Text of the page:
Letter to the editor: Not so much of a renewable resource


Dear editor,

Over the past three or four years, there has been a push to build a dam on Alkali Creek in Big Horn County and enlarge the Leavitt reservoir, also in Big Horn County, all in the name of capturing more water. Fortunately those two projects have not gotten the nod from the state.  There are several dams in the state that probably need attention those being LaPerle, Fontenelle Reservoir and the Goshen Irrigation tunnel. These have been in operation for many years and just as any part of infrastructure, there is a need for maintenance.  With the funds available in our rainy-day account, which is the largest among all states, that $1 billion would beneficial. But now there are investigations and political clout gathering information in an effort to exchange some state school sections with the U. S. Forest Service for land in the Medicine Bow National Forest.

By exchanging lands and building the dam on state property there would be fewer environmental guidelines to follow. Currently the estimated cost is $82 million. Proponents argue that the tradeoff is the $73.7 million in public benefits after completion. This is being considered on the whims of between 67 to 100 irrigators in Wyoming and Colorado.

Wyoming is one of the three driest states in the Colorado River Basin States so it begs the question – why build a dam at this point in time. Some research indicates that the total annual evaporation loss could be up to 50 percent of the dams’ total storage volume. If Lower Basin States make an effort to reduce water consumption it would be an act of good faith to show all of the Colorado River Basin states that Wyoming is willing to work together to come up with a workable solution.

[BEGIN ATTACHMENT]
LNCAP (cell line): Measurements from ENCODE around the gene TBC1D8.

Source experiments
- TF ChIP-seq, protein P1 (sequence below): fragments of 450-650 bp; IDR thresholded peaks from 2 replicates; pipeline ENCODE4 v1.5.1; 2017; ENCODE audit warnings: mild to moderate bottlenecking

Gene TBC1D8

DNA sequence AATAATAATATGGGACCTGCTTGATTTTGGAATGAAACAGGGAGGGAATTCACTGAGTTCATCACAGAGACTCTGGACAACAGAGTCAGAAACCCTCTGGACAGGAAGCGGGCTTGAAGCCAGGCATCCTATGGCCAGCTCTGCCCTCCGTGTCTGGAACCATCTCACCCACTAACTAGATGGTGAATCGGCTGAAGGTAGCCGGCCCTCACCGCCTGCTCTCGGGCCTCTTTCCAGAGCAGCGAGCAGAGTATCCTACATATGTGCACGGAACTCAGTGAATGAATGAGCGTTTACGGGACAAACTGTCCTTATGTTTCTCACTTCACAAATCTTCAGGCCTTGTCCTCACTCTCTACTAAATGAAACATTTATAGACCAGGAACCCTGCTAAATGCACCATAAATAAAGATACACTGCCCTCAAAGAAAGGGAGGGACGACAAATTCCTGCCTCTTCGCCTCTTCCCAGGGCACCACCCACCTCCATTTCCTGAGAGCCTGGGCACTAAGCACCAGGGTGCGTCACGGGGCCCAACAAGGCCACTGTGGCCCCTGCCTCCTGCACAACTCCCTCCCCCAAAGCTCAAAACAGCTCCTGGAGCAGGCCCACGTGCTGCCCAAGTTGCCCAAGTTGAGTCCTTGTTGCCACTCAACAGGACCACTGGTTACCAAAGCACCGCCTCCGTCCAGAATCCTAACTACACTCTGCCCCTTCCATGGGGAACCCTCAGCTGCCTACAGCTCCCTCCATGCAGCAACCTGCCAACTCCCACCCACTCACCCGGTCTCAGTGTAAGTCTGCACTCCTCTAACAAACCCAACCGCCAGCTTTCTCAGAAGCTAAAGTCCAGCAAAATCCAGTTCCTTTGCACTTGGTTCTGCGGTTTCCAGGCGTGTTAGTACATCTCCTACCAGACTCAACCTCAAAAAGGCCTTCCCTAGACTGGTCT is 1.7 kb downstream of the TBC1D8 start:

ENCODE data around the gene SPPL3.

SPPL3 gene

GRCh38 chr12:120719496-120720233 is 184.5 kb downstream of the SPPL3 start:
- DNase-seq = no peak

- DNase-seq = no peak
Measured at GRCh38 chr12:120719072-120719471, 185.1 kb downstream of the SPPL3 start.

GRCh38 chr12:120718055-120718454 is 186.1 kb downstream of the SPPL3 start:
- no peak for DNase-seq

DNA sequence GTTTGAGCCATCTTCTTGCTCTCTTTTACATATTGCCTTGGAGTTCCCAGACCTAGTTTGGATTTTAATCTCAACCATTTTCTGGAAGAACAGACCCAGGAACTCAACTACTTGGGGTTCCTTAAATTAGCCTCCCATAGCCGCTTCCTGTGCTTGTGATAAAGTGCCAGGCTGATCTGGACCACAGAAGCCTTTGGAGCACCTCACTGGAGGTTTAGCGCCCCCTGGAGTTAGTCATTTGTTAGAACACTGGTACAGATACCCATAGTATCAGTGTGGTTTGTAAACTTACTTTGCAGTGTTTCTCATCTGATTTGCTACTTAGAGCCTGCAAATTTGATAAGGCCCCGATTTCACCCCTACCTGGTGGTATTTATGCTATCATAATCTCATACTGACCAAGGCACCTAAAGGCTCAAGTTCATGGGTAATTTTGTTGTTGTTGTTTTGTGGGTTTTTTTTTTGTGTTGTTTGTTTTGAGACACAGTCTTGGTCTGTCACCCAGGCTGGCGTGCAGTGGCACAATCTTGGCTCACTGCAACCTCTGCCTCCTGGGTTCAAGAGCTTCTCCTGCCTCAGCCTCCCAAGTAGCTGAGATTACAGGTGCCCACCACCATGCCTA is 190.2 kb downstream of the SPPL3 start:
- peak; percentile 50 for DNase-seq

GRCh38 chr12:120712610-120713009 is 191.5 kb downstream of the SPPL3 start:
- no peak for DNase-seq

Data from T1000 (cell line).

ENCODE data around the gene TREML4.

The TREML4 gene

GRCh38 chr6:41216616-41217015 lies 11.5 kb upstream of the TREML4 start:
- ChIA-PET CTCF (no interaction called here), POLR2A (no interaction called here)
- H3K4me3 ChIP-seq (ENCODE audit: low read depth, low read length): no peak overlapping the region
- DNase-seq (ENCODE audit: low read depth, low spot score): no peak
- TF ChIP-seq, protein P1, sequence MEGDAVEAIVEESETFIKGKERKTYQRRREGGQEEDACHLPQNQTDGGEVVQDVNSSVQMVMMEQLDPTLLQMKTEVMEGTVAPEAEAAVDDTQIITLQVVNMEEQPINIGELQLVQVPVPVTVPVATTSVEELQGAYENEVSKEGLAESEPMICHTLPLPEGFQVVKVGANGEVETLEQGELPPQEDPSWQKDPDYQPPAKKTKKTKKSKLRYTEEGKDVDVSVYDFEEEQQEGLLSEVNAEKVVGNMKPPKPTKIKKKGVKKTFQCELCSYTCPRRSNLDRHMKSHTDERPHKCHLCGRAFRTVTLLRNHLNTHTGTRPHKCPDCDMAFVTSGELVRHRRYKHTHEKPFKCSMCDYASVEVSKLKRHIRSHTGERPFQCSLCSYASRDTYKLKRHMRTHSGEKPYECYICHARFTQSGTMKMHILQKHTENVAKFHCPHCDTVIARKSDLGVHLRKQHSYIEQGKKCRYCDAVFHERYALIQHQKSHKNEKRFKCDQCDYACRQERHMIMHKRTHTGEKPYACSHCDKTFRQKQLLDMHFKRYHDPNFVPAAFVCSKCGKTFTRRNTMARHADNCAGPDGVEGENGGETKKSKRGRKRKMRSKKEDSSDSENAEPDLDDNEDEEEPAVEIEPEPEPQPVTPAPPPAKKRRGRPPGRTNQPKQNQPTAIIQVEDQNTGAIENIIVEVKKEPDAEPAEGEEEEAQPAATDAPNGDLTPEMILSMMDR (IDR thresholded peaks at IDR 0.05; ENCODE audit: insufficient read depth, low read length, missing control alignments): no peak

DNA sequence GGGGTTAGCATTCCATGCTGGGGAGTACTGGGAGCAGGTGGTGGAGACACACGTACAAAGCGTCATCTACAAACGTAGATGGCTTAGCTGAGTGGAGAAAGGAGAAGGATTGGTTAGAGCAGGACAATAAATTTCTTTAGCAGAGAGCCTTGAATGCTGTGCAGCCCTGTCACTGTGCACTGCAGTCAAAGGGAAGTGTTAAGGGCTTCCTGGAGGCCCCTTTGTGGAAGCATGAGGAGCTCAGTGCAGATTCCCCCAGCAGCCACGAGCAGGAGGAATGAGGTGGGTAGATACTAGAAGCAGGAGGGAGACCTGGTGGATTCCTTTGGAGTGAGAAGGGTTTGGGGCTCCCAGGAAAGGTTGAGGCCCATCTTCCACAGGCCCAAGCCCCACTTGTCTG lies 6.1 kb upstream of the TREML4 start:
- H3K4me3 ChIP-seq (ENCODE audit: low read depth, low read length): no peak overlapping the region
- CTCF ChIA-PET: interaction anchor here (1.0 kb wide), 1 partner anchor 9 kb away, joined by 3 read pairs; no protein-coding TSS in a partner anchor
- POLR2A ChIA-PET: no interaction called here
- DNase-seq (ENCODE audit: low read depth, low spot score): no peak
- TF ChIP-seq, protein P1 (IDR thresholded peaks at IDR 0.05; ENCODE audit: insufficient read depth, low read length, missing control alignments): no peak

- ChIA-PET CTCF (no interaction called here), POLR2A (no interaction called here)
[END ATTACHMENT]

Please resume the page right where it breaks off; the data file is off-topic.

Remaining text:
Senior water rights will undoubtedly be questioned and some unqualified water rights held by some native tribes could be considered. When it comes to water for food crops or hay meadows, I believe the scale will be weighted toward the food crops. The only people that will not squeal will be the native Indian tribes – they have been used to getting the short straw. 

“People’s minds are changed through observation not through argument.”

Thank you.

Peace,

Dave Racich

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